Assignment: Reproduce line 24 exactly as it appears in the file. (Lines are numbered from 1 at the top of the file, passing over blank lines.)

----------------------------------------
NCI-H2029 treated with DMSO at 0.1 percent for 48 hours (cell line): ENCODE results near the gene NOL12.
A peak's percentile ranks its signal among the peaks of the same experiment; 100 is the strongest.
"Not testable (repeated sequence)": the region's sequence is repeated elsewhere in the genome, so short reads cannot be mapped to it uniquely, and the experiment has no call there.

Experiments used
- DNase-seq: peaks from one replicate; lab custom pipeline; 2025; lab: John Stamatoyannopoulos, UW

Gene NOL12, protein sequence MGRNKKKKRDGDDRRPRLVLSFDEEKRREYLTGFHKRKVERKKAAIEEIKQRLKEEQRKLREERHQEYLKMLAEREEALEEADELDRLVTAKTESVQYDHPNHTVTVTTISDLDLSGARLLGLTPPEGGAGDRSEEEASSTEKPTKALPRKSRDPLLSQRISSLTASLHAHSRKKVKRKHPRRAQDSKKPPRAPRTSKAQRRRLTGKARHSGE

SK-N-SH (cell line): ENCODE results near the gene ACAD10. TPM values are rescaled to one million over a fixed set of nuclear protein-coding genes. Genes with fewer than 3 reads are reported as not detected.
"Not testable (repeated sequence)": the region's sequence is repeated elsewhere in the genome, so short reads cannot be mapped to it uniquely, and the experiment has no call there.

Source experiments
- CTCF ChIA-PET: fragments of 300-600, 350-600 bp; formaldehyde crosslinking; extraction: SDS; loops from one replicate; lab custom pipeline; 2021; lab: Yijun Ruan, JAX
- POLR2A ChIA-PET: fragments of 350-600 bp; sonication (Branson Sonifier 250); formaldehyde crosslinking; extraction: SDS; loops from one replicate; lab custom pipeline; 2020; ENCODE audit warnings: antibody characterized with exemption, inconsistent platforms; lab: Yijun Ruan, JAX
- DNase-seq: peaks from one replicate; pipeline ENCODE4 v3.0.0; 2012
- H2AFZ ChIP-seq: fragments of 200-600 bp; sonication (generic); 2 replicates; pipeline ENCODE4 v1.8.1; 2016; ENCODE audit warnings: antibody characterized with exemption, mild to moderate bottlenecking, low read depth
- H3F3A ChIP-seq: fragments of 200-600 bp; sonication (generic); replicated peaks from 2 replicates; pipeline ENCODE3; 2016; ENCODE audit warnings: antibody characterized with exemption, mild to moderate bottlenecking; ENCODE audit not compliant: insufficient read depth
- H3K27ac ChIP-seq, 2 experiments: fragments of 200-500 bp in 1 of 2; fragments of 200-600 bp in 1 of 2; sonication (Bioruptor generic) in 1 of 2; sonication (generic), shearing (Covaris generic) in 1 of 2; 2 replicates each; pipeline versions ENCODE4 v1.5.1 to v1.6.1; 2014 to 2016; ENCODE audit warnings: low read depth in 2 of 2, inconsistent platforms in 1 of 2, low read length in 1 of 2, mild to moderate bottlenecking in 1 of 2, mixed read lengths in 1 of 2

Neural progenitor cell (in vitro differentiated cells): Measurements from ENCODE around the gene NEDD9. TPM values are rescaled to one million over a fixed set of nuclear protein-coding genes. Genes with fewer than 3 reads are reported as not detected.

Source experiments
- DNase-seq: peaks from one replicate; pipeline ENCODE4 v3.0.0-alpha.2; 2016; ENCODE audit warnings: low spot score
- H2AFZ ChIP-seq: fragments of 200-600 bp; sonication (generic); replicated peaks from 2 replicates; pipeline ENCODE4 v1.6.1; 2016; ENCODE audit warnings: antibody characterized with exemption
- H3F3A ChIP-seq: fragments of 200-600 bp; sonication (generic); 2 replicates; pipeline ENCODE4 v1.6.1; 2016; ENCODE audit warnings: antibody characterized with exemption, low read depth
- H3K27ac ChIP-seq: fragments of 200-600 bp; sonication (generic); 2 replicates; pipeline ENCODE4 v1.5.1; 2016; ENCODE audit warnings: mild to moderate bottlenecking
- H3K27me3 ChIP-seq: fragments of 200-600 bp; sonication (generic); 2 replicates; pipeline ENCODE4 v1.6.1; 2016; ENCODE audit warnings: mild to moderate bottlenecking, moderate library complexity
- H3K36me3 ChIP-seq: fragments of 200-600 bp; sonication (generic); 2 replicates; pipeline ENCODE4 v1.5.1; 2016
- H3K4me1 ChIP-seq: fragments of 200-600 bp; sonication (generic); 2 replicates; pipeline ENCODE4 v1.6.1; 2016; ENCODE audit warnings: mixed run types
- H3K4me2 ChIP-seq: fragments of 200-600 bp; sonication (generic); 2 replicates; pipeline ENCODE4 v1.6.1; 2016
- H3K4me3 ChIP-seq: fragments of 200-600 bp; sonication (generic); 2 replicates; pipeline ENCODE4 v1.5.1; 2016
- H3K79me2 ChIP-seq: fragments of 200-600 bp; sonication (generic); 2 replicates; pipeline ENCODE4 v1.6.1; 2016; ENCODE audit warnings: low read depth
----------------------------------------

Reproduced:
- H3K4me1 ChIP-seq: fragments of 200-600 bp; sonication (generic); 2 replicates; pipeline ENCODE4 v1.6.1; 2016; ENCODE audit warnings: mixed run types